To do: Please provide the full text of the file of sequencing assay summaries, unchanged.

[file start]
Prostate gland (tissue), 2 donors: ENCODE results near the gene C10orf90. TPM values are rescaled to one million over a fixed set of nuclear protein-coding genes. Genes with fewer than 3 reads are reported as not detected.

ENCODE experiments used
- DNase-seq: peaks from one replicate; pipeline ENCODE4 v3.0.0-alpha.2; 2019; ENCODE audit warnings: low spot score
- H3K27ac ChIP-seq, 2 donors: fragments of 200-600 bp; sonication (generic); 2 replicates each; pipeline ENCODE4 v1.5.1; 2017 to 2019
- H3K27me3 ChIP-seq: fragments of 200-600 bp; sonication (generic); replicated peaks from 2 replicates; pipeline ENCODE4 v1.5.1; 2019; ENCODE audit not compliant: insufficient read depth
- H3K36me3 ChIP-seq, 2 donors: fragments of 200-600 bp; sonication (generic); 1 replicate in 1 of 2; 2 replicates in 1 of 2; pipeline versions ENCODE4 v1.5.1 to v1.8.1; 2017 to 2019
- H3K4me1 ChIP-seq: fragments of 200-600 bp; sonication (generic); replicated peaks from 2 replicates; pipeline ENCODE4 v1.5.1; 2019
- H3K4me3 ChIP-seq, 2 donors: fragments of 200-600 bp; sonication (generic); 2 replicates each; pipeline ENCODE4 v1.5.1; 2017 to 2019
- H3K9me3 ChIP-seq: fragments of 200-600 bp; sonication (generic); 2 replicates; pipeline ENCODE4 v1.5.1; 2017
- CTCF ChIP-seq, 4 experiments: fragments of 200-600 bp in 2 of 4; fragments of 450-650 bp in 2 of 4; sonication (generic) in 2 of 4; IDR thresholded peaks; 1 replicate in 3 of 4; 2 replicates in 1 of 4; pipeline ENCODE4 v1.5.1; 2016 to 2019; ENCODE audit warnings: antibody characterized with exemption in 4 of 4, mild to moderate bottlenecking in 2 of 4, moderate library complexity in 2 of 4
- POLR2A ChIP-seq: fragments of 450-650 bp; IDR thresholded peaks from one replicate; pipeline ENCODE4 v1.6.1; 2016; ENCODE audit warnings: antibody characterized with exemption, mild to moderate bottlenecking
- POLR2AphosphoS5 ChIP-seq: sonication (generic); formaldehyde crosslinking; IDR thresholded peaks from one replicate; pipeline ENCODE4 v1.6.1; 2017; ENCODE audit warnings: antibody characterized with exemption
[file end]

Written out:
Prostate gland (tissue), 2 donors: ENCODE results near the gene C10orf90. TPM values are rescaled to one million over a fixed set of nuclear protein-coding genes. Genes with fewer than 3 reads are reported as not detected.

ENCODE experiments used
- DNase-seq: peaks from one replicate; pipeline ENCODE4 v3.0.0-alpha.2; 2019; ENCODE audit warnings: low spot score
- H3K27ac ChIP-seq, 2 donors: fragments of 200-600 bp; sonication (generic); 2 replicates each; pipeline ENCODE4 v1.5.1; 2017 to 2019
- H3K27me3 ChIP-seq: fragments of 200-600 bp; sonication (generic); replicated peaks from 2 replicates; pipeline ENCODE4 v1.5.1; 2019; ENCODE audit not compliant: insufficient read depth
- H3K36me3 ChIP-seq, 2 donors: fragments of 200-600 bp; sonication (generic); 1 replicate in 1 of 2; 2 replicates in 1 of 2; pipeline versions ENCODE4 v1.5.1 to v1.8.1; 2017 to 2019
- H3K4me1 ChIP-seq: fragments of 200-600 bp; sonication (generic); replicated peaks from 2 replicates; pipeline ENCODE4 v1.5.1; 2019
- H3K4me3 ChIP-seq, 2 donors: fragments of 200-600 bp; sonication (generic); 2 replicates each; pipeline ENCODE4 v1.5.1; 2017 to 2019
- H3K9me3 ChIP-seq: fragments of 200-600 bp; sonication (generic); 2 replicates; pipeline ENCODE4 v1.5.1; 2017
- CTCF ChIP-seq, 4 experiments: fragments of 200-600 bp in 2 of 4; fragments of 450-650 bp in 2 of 4; sonication (generic) in 2 of 4; IDR thresholded peaks; 1 replicate in 3 of 4; 2 replicates in 1 of 4; pipeline ENCODE4 v1.5.1; 2016 to 2019; ENCODE audit warnings: antibody characterized with exemption in 4 of 4, mild to moderate bottlenecking in 2 of 4, moderate library complexity in 2 of 4
- POLR2A ChIP-seq: fragments of 450-650 bp; IDR thresholded peaks from one replicate; pipeline ENCODE4 v1.6.1; 2016; ENCODE audit warnings: antibody characterized with exemption, mild to moderate bottlenecking
- POLR2AphosphoS5 ChIP-seq: sonication (generic); formaldehyde crosslinking; IDR thresholded peaks from one replicate; pipeline ENCODE4 v1.6.1; 2017; ENCODE audit warnings: antibody characterized with exemption